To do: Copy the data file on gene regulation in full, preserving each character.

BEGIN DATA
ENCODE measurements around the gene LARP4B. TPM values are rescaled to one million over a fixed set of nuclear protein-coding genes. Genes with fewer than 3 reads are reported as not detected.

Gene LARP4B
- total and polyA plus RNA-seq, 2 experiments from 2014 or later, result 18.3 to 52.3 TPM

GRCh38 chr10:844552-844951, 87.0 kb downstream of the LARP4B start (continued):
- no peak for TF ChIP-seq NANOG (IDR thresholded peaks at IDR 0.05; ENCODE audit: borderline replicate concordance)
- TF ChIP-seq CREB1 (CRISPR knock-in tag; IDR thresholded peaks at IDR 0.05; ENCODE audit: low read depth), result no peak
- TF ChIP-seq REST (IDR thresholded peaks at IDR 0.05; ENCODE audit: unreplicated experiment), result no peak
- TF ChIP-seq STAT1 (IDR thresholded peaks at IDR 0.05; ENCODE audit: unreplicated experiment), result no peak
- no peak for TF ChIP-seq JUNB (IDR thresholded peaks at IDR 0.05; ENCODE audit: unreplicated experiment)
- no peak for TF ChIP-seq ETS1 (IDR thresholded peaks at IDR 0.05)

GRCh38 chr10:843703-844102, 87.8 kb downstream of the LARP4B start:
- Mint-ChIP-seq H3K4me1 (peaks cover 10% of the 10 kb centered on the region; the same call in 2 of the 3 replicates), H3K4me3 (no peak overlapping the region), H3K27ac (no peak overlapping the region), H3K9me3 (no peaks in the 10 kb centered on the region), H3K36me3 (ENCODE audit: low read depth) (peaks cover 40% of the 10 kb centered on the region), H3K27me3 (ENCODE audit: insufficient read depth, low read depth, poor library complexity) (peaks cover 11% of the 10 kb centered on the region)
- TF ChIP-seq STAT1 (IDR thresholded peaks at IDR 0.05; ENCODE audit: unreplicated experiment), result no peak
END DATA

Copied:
ENCODE measurements around the gene LARP4B. TPM values are rescaled to one million over a fixed set of nuclear protein-coding genes. Genes with fewer than 3 reads are reported as not detected.

Gene LARP4B
- total and polyA plus RNA-seq, 2 experiments from 2014 or later, result 18.3 to 52.3 TPM

GRCh38 chr10:844552-844951, 87.0 kb downstream of the LARP4B start (continued):
- no peak for TF ChIP-seq NANOG (IDR thresholded peaks at IDR 0.05; ENCODE audit: borderline replicate concordance)
- TF ChIP-seq CREB1 (CRISPR knock-in tag; IDR thresholded peaks at IDR 0.05; ENCODE audit: low read depth), result no peak
- TF ChIP-seq REST (IDR thresholded peaks at IDR 0.05; ENCODE audit: unreplicated experiment), result no peak
- TF ChIP-seq STAT1 (IDR thresholded peaks at IDR 0.05; ENCODE audit: unreplicated experiment), result no peak
- no peak for TF ChIP-seq JUNB (IDR thresholded peaks at IDR 0.05; ENCODE audit: unreplicated experiment)
- no peak for TF ChIP-seq ETS1 (IDR thresholded peaks at IDR 0.05)

GRCh38 chr10:843703-844102, 87.8 kb downstream of the LARP4B start:
- Mint-ChIP-seq H3K4me1 (peaks cover 10% of the 10 kb centered on the region; the same call in 2 of the 3 replicates), H3K4me3 (no peak overlapping the region), H3K27ac (no peak overlapping the region), H3K9me3 (no peaks in the 10 kb centered on the region), H3K36me3 (ENCODE audit: low read depth) (peaks cover 40% of the 10 kb centered on the region), H3K27me3 (ENCODE audit: insufficient read depth, low read depth, poor library complexity) (peaks cover 11% of the 10 kb centered on the region)
- TF ChIP-seq STAT1 (IDR thresholded peaks at IDR 0.05; ENCODE audit: unreplicated experiment), result no peak